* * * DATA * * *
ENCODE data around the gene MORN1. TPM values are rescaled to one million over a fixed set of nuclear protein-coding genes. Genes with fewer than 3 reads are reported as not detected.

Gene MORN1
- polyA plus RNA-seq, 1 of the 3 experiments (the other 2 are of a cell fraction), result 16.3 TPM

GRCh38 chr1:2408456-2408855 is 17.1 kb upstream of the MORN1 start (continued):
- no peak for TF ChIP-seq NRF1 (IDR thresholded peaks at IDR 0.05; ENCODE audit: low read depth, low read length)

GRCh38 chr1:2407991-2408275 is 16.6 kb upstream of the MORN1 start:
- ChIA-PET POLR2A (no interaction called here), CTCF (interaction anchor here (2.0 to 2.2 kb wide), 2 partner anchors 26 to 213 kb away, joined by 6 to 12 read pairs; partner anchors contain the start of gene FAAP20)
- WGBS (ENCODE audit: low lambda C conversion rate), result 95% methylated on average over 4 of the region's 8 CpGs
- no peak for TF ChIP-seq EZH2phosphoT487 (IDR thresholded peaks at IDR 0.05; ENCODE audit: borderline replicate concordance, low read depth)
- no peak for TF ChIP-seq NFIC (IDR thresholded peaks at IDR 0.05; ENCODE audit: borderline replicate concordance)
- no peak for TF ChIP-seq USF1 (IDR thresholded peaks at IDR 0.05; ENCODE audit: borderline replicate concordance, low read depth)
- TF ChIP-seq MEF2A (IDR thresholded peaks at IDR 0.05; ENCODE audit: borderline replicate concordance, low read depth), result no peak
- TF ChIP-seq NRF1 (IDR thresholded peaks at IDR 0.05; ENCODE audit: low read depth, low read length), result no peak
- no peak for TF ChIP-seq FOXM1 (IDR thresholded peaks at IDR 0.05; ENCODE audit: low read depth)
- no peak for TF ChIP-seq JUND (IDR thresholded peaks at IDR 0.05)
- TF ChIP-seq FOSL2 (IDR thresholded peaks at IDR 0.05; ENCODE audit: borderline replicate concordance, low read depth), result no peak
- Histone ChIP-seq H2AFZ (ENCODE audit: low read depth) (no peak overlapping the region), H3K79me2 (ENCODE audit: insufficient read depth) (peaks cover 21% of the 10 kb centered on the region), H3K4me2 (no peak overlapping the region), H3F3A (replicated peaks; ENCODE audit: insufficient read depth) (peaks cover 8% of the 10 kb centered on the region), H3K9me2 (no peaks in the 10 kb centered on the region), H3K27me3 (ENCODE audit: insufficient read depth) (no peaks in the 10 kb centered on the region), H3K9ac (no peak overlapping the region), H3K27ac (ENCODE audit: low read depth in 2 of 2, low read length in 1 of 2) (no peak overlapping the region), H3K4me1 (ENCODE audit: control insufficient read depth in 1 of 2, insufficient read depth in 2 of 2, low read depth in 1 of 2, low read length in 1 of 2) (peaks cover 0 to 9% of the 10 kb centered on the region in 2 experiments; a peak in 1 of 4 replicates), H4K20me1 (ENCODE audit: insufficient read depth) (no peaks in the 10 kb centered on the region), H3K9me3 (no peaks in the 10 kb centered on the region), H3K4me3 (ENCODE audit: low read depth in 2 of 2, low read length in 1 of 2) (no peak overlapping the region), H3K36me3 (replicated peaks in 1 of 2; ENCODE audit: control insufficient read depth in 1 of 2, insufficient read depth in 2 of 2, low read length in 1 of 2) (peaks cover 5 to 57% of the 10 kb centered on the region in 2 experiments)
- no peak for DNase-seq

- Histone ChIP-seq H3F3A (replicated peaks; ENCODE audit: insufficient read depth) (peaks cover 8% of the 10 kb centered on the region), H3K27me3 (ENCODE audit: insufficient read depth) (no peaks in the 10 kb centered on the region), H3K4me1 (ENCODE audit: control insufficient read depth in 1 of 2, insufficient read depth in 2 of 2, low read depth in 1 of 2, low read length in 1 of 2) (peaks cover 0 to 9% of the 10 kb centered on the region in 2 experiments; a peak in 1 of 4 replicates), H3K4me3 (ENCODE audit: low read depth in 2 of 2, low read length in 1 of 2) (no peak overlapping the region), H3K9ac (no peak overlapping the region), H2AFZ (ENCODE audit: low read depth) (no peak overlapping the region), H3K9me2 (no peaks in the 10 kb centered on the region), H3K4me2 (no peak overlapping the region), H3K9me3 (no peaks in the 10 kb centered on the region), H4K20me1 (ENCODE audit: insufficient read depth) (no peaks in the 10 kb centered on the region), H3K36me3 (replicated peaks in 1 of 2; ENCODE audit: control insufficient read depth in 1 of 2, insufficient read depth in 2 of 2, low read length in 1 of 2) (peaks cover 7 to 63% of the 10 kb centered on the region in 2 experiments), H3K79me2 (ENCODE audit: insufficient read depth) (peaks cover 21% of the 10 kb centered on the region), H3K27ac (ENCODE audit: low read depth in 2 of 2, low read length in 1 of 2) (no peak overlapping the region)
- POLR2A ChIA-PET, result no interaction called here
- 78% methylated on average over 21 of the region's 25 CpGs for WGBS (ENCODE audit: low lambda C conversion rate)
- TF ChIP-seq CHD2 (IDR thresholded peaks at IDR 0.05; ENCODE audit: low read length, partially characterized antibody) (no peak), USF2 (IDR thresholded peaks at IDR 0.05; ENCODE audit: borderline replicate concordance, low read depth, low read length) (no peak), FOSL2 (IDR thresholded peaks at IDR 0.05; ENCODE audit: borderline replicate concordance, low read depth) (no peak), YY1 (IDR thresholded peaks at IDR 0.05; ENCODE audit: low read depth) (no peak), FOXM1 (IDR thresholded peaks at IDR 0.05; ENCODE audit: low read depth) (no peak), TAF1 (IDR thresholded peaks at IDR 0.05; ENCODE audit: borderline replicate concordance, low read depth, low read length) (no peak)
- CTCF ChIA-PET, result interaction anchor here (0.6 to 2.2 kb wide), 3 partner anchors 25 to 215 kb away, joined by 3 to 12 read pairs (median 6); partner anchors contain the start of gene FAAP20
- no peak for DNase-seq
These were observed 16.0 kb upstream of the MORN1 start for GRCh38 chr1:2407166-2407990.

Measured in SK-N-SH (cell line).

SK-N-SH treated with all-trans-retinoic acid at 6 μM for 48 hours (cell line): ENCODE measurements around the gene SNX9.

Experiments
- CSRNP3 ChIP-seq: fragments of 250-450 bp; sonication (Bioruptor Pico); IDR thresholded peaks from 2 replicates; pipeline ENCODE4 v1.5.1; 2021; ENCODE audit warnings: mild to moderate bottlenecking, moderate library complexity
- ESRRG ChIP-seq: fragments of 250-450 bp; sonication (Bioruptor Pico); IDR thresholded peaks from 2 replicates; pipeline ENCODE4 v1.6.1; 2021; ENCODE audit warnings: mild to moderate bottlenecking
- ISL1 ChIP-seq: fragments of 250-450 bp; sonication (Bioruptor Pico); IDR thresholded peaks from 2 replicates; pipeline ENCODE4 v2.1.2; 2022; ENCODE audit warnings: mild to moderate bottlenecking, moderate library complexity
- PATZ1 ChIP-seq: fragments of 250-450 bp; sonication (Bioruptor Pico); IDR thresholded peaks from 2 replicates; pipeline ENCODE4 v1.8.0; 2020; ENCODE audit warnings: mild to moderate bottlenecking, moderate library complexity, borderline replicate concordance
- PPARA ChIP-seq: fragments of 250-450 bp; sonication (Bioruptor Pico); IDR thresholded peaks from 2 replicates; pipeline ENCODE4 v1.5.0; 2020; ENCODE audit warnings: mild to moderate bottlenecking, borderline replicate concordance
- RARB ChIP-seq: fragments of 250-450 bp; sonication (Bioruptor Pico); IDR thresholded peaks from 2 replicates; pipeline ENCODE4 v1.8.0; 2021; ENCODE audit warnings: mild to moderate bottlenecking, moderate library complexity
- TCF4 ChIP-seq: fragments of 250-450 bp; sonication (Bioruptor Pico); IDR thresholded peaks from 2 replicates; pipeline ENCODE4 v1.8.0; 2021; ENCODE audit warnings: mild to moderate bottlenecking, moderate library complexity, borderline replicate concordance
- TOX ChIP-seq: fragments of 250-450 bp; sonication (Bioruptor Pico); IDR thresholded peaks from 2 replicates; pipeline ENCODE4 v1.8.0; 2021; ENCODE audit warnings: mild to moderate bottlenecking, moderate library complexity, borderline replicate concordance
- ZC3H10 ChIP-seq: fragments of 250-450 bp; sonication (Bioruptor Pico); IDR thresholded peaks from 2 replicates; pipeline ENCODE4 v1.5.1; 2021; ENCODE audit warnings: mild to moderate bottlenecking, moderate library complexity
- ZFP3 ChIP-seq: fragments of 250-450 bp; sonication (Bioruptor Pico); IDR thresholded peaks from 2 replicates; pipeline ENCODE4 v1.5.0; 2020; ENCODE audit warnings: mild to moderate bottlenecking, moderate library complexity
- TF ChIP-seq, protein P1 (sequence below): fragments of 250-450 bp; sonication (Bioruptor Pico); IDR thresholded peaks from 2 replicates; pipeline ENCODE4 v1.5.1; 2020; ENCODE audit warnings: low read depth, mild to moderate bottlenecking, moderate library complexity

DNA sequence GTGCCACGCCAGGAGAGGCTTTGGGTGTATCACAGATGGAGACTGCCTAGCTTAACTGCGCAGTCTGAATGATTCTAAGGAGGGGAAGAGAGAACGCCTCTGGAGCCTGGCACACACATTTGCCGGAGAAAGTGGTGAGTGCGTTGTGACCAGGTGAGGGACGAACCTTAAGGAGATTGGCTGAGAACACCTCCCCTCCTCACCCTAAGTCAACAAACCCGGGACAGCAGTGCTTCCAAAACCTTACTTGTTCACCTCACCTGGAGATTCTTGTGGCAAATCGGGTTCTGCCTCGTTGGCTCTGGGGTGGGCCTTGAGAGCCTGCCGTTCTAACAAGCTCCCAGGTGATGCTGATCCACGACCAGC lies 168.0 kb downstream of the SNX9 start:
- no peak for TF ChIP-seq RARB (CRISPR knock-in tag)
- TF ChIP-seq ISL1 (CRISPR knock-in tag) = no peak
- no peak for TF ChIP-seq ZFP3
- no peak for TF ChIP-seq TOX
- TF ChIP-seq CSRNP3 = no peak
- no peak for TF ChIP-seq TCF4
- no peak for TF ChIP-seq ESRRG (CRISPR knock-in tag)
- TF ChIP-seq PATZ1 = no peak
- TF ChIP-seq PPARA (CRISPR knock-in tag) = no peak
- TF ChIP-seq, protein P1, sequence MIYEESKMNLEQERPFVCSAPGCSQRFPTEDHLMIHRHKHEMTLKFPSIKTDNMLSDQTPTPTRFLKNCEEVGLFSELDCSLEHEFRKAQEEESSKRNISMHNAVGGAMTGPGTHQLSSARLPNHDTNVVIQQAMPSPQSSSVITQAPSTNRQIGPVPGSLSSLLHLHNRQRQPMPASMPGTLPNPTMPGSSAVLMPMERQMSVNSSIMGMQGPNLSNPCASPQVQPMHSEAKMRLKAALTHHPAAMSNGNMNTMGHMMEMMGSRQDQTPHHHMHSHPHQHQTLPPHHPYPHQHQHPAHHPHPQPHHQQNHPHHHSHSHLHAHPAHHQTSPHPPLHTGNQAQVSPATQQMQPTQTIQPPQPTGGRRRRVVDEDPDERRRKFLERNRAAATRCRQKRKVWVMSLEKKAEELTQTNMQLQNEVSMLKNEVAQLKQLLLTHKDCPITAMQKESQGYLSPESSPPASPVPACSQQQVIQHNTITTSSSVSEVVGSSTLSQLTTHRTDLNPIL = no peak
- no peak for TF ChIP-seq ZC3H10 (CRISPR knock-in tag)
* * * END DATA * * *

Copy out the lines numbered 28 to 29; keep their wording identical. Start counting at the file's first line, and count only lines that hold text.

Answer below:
Experiments
- CSRNP3 ChIP-seq: fragments of 250-450 bp; sonication (Bioruptor Pico); IDR thresholded peaks from 2 replicates; pipeline ENCODE4 v1.5.1; 2021; ENCODE audit warnings: mild to moderate bottlenecking, moderate library complexity